The overarching goal of the work to be supported by this initiative is to bring new alternatives for HPV testing to the market that are, both in a form factor as well as price point, will enable self-testing programs to be established globally at point-of-care or near point-of-care. This topic is aligned with the Cancer Moonshot Blue Ribbon Panel recommendation to expand the use of proven cancer prevention and early detection strategies (G). 

Project Goals

Projects in response to this FOA should first develop a functioning prototype for a portable HPV diagnostic designed for near-patient use. Projects should establish initial clinical performance for the device using clinician-collected samples before moving to a larger prospective validation of the device using self-collected specimens. Applicants can propose modifying an existing device such that it can be used for HPV diagnostics at the point-of-need; simplify or add new features to a device to enable the device to operate outside a laboratory; and/or apply existing or emerging technologies that have not been previously used for HPV diagnostics. Supported work includes both the development of the device as well as approaches for simplifying sample preparation and reducing knowledge and training needs for its use.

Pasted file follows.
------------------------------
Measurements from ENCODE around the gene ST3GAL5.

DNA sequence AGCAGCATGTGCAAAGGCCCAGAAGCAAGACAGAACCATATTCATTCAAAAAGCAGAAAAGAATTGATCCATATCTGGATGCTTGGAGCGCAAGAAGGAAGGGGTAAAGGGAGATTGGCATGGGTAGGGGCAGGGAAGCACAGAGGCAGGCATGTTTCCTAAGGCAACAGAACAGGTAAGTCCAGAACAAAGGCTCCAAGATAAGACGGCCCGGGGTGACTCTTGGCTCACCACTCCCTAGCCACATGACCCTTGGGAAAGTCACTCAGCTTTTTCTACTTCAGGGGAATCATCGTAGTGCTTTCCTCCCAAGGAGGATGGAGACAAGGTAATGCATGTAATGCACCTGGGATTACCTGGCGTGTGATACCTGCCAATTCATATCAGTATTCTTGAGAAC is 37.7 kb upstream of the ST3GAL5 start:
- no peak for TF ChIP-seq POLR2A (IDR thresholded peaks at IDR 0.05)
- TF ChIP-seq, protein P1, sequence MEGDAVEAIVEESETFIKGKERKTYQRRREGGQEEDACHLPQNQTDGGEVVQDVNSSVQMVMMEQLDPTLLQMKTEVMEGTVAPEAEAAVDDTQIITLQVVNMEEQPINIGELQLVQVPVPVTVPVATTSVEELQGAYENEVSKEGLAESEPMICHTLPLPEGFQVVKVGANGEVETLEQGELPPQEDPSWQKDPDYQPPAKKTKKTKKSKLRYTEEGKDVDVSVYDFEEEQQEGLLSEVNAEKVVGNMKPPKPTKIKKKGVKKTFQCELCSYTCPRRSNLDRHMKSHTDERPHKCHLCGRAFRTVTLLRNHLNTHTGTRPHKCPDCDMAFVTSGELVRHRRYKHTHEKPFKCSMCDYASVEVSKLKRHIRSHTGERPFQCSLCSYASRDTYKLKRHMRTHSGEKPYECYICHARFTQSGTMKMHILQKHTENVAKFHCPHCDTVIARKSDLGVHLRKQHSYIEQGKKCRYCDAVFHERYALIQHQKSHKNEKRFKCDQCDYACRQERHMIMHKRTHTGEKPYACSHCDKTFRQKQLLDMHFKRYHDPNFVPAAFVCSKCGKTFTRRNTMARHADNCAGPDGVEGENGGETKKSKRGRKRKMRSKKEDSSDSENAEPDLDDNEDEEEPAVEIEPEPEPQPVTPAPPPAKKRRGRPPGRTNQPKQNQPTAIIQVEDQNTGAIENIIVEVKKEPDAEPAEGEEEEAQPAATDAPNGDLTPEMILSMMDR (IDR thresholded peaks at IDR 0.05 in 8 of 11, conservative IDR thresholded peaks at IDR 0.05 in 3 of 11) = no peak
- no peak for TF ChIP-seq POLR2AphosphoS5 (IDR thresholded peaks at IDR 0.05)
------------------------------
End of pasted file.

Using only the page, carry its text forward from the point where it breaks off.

Adaptation/test menu expansion of platforms developed for COVID-19 diagnostics, especially low-cost, portable Nucleic Acid Amplification Test (NAAT) tests, is encouraged as part of this solicitation.

After implementation, the proposed technologies/devices are expected to provide clear clinical utility at the point-of-need. To that end, supported activities should include end-user design and usability studies centered around minimally-trained health workers at the community level. The technology must comply with the applicable regulations and international standards/guidelines such as Good Laboratory Practice (GLP), Good Manufacturing Practice (GMP), WHO guidelines, FDA Investigational New Drug (IND), FDA Investigational Device Exemption (IDE), and local regulations at project sites outside the US.